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Nuclear energy is potentially low carbon energy, but many important questions need to be answered before claims of safe nuclear power can be made:

  • Is the plant on a tectonic fault line, at risk of damage from earthquakes?
  • Is the plant in a potential tsunami zone? (Add a large margin of error for the "unknown unknowns.")
  • How can we be confident in the competence of the operators, including those running the plant in decades time... who may not even be born during the planning stages.
  • Nuclear power plants are not able to be insured on the free market in any country without an artificial cap on their liability.Who is the insurer of last resort? This is always the government (tax payer) (additional info). The UK government's refusal to take this role effectively kills nuclear there.[verification needed] That makes sense - subsidized insurance for nuclear industry (corporate welfare) distorts the market. But of course, until there's a price on carbon, or until polluters are charged for the health and environmental damage- the market is already distorted.

Comparison with coal[edit | edit source]

The ash produced by a coal-burning power plant carries approximately 100 times more radiation into the surrounding environment than a nuclear power plant, for the same amount of energy, under normal operation. This assumes no nuclear meltdown or other disaster, and no theft or leakage of nuclear material at any stage of the life cycle, and these assumptions are not always true.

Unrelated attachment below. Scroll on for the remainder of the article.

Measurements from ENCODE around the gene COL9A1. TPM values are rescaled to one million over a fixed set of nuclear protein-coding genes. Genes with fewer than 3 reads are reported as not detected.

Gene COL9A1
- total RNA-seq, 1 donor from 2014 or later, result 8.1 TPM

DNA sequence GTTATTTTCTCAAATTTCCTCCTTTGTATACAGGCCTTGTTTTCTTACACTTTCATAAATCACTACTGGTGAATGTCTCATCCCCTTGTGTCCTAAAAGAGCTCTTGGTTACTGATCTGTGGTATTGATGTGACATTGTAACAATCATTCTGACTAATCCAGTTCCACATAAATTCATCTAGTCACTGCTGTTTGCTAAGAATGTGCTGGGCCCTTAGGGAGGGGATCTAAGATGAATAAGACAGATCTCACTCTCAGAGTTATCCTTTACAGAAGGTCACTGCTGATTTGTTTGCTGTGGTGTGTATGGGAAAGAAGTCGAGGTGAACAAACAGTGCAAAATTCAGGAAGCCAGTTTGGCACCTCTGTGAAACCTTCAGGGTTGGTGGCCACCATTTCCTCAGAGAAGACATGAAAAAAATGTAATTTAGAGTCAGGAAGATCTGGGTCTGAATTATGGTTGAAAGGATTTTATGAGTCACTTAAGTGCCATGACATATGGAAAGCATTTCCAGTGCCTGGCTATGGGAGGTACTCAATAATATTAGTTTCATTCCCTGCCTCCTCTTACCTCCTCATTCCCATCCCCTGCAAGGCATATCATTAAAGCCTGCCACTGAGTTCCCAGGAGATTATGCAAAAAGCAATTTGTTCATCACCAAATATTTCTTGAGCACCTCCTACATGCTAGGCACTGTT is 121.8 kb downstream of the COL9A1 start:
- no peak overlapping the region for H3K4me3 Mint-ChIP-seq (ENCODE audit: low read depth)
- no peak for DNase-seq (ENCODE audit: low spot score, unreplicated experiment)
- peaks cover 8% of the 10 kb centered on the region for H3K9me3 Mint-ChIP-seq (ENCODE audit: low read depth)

Thorium[edit | edit source]

Thorium reactorsW have been proposed as a safer alternative.

Government Decreed Artificial Liability Caps as Indirect Nuclear Insurance Subsidies[edit | edit source]

The potential liability from a nuclear accident/terrorist attack/natural disaster is so great that no nuclear power plant could be built if the owner had to pay for the full cost of liability insurance. Currently in the U.S. the liability is limited on liability for nuclear power plants under the Price Anderson Act (PAA). As former U.S. Vice-President Dick Cheney made clear when he was asked in 2001 whether the PAA should be renewed; he was quick to respond that without the PAA "nobody's going to invest in nuclear power plants" The U.S. Nuclear Regulatory Commission (USNRC) concluded the liability limits provided by nuclear insurance were significant as to constitute a subsidy, but a quantification of the amount was not attempted.[1] Shortly after this in 1990, Dubin and Rothwell were the first to estimate the value to the U.S. nuclear industry of the limitation on liability for nuclear power plants under the Price Anderson Act (PAA). Their underlying method was to extrapolate the premiums operators currently pay versus the full liability they would have to pay for full insurance in the absence of the PAA limits. The size of the estimated subsidy per reactor per year was $60 million prior to the 1982 amendments, and up to $22 million following the 1988 amendments.[2] In a separate article in 2003, Anthony Heyes updates the 1988 estimate of $22 million per year to $33 million (2001 dollars),[3] and also acknowledges that as he and Liston-Heyes simply corrected the methodology of Dubin and Rothwell's study and did not introduce new variables; the true subsidy estimates could actually be even higher. Heyes goes on to say: "Do Heyes and Liston-Heyes think that the true number might actually be 10 times bigger? Sure they do. Do they think that their number is closer to the truth than Dubin and Rothwell's number? No, they do not".[4]